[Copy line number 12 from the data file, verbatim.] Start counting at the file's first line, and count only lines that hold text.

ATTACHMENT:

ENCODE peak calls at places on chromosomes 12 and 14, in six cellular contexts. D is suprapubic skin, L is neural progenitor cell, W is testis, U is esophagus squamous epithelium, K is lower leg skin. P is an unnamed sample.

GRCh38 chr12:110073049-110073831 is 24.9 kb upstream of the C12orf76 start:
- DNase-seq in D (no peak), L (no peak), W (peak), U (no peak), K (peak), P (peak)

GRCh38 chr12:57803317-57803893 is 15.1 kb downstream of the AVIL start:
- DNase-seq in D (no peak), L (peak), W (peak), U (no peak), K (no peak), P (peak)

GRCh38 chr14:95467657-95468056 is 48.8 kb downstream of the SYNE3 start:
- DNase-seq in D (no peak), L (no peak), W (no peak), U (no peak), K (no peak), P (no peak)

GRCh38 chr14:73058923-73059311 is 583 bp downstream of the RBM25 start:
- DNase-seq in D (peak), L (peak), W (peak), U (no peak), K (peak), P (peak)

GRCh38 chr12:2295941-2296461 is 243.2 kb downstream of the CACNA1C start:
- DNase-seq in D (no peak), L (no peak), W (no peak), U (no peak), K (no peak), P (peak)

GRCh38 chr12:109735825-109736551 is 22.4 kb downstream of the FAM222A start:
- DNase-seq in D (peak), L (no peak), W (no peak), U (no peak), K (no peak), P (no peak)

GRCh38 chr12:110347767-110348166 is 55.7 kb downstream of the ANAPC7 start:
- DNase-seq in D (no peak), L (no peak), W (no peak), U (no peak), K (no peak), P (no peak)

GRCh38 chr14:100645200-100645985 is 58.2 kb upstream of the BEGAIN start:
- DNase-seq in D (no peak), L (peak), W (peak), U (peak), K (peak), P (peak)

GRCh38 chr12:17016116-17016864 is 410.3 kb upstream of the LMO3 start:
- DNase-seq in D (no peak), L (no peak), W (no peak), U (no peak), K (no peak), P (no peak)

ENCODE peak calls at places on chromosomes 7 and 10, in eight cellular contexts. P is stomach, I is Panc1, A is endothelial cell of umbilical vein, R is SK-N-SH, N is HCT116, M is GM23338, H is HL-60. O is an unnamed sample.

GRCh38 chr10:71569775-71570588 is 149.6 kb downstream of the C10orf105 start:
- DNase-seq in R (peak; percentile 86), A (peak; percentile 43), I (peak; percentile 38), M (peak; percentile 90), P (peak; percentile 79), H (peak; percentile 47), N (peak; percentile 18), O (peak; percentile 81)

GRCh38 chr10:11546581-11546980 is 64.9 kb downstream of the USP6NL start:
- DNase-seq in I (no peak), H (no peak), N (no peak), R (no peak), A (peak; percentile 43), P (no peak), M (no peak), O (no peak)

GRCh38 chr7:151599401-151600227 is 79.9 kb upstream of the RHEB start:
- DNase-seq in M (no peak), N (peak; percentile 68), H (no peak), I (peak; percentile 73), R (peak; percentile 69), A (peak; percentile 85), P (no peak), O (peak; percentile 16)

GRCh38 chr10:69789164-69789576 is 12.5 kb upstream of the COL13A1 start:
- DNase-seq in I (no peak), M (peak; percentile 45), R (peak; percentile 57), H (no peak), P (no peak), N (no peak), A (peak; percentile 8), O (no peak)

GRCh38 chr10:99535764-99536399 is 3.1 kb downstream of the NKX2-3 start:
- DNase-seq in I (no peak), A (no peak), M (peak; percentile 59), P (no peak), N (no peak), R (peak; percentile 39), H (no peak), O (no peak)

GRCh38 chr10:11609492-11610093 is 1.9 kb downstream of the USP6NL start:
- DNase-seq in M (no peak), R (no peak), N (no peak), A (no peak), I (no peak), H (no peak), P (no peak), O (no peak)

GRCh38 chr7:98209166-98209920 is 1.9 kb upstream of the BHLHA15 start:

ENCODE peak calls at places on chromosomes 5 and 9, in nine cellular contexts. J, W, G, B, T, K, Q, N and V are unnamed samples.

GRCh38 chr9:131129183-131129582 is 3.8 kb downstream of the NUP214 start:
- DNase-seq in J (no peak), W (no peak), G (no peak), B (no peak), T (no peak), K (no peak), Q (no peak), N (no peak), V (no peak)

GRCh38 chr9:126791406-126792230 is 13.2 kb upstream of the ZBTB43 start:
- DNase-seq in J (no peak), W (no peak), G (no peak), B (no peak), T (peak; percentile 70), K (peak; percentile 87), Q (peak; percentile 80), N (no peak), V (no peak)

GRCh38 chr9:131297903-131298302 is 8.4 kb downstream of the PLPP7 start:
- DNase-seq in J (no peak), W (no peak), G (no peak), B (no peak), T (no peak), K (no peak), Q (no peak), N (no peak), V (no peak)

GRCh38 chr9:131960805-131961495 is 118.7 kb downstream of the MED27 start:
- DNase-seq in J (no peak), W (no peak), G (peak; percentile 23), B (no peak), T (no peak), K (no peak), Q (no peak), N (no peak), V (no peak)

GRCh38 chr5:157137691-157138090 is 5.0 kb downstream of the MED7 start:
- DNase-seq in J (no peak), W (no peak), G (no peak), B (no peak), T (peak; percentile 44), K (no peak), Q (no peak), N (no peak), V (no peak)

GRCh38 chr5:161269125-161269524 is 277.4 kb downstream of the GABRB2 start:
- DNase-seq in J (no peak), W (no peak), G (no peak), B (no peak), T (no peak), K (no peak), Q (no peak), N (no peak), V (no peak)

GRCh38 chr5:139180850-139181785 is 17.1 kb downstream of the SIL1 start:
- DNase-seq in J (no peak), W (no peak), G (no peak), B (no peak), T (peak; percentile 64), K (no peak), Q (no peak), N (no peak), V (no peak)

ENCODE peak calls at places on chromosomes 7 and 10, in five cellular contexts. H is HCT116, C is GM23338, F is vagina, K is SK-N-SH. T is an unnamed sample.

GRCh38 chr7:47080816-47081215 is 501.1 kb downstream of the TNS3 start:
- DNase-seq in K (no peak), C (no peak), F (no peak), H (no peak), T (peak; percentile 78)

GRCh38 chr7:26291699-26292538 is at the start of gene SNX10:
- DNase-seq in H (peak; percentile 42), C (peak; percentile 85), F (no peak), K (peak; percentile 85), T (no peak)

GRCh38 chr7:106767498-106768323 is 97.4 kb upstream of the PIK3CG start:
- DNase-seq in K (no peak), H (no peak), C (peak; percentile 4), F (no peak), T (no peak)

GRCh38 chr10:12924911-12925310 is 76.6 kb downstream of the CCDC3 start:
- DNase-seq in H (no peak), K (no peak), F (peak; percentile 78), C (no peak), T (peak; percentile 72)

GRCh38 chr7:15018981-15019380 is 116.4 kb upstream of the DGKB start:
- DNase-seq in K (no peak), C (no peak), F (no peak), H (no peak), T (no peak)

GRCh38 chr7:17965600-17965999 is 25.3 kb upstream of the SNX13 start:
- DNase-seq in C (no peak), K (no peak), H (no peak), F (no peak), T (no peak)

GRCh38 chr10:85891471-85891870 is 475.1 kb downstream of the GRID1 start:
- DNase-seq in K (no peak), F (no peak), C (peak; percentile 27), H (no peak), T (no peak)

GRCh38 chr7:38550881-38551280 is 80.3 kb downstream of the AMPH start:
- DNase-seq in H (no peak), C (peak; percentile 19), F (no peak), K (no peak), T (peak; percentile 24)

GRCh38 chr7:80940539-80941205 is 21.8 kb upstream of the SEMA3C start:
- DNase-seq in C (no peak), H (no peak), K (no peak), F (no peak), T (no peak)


GRCh38 chr12:109735825-109736551 is 22.4 kb downstream of the FAM222A start: